Proceedings of The 1st Uganda National Field Epidemiology Conference (Kampala, 2017)

Oral presentation

Cite this: Pan African Medical Journal - Conference Proceedings. Aug 2017; 1(1): 3. doi:10.11604/pamj.cp.2017.1.3.8

Submitted: 01 Aug 17   Accepted: 08 Aug 17   Published: 11 Aug 17

Key words: Cholera, outbreak, vibrio cholera, Uganda

© Gerald Pande et al. This is an Open Access article distributed under the terms of the Creative Commons Attribution License (, which permits unrestricted use, distribution, and reproduction in any medium, provided the original work is properly cited.

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Corresponding author: Gerald Pande, Uganda Public Health Fellowship Program, Kampala, Uganda (

This abstract is published as part of the proceedings of The 1st Uganda National Field Epidemiology Conference(UGANDA, )

A cholera outbreak caused by drinking contaminated water from a fenced lakeshore water-collection site – Kasese District, western Uganda, June 2015

Gerald Pande1,&, Benon Kwesiga1, Godfrey Bwire2, Alex Riolexus Ario1


1Uganda Public Health Fellowship Program, Kampala, Uganda, 2Ministry of Health, Kampala, Uganda



&Corresponding author
Gerald Pande, Uganda Public Health Fellowship Program, Kampala, Uganda




Introduction: on 20 June 2015, a cholera outbreak affecting >30 people was reported in a fishing village in Kasese District, western Uganda. We investigated this outbreak to identify the transmission mode and recommend control measures.


Methods: we defined a suspect case as a person with onset of acute watery diarrhea from June 2015 onward; a probable case was a suspected case with positive Rapid Diagnostic Test for cholera; a confirmed case was a suspect case with Vibrio cholerae cultured from stool. We conducted active case-finding in the village. In a case-control study we compared exposure histories of 39 suspected cases and 156 controls matched by age.We also conducted an environmental assessment.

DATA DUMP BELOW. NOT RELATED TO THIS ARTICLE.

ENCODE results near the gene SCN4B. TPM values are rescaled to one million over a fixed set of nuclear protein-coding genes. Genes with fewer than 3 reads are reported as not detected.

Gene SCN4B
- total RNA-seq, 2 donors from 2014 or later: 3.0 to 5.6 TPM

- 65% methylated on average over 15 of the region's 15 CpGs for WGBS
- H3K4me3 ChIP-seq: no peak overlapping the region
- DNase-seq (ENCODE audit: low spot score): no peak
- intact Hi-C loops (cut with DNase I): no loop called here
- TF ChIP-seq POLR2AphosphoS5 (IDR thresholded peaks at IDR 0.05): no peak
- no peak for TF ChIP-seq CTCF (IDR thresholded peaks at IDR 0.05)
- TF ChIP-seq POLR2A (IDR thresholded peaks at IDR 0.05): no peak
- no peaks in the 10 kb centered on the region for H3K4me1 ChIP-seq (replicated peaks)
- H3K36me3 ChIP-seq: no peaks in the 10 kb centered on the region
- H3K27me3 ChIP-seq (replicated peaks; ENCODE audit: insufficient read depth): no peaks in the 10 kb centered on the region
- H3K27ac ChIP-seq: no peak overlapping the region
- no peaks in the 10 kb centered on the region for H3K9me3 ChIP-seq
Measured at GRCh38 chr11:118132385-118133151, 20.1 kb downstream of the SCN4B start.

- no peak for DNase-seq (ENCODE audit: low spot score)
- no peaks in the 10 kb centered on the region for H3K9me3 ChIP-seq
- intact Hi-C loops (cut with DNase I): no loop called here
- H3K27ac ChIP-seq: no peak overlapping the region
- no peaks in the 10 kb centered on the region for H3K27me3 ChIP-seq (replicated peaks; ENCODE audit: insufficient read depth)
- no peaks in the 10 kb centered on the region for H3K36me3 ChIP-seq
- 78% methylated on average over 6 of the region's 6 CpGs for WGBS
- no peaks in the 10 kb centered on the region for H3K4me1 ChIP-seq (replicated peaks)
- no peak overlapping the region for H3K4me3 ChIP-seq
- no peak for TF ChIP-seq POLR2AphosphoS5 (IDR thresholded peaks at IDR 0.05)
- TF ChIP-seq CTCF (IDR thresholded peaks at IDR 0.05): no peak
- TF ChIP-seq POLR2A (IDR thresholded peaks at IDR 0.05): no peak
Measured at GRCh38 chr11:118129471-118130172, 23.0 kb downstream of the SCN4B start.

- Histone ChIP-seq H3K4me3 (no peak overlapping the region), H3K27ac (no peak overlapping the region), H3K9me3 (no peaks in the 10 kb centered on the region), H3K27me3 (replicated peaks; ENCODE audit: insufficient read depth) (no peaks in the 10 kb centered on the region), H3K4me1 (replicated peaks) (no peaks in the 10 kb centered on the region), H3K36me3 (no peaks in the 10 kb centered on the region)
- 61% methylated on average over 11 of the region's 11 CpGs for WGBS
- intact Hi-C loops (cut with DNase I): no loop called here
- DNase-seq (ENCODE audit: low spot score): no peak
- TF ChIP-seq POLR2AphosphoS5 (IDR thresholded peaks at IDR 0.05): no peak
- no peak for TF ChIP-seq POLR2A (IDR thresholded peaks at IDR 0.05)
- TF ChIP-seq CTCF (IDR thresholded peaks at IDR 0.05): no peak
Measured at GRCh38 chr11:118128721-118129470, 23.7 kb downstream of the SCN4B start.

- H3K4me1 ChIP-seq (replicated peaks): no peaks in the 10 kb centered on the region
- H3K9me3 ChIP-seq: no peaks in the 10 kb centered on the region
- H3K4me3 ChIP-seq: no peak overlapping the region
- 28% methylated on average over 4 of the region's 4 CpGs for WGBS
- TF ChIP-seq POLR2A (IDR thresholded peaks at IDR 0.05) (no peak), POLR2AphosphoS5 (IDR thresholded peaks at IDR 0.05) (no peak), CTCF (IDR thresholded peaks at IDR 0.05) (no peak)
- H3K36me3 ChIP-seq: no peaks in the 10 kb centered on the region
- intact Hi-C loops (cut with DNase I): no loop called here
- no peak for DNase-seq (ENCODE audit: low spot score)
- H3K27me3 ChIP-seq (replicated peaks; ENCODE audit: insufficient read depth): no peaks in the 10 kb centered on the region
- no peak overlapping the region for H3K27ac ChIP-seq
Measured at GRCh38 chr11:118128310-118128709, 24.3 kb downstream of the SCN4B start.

Results: we identified 61 suspect cases (attack rate = 5.1%, 61/1200), including 19 probable cases and 8 confirmed cases. The epidemic curve indicated an initial point-source outbreak followed by secondary transmission: after the primary case’s onset on 16 June, cases rapidly increased and peaked on 19 June, and rapidly declined afterwards; 8 scattered secondary cases occurred after 22 June. 95% (37/39) of cases and 67% (104/156) of controls usually collected water from water-collection Site A (ORM-H = 9.3; 95%CI = 2.1-39). The primary case developed cholera symptoms while fishing, came on ashore the night of 16 June, and defecated near Site A. The village’s tap-water system broke down 8 months ago, forcing villagers to collect water from the lake.


Conclusion: this cholera outbreak was caused by drinking lake water collected at Site A, contaminated by the primary case-person’s faeces. At our recommendations, the local authorities rigorously disinfected all case-persons’ faeces, provided water treatment tablets, issued a water-boiling advisory, and three weeks later fixed the dysfunctional tap-water system. No cases occurred after 1st July.

















The 1st Uganda National Field Epidemiology Conference (Kampala)

The one-day Field Epidemiology Conference took place on December 11th, 2015 at Golf Course Hotel, Kampala. At this conference, Fellows presented investigations and epidemiologic studies they conducted since they joined the Fellowship in January 2015. Through these investigations and studies, important public health problems facing the nation were unveiled and strategies to address them proposed. This conference presented opportunity for national and international experts to discuss and propose solutions. This was the first Field Epidemiology Conference in Uganda and was attended by important dignitaries from the key partner institutions including Ministry of Health, UN agencies, Embassies, University officials, representatives from districts as well as other national and international delegates.

Country: UGANDA

Dates: 11 Dec 2015

Venue: Golf Course Hotel, Kampala

Organizers: Ministry of Health and Makerere University School of Public Health


Contact person: Dr. Alex Riolexus Ario (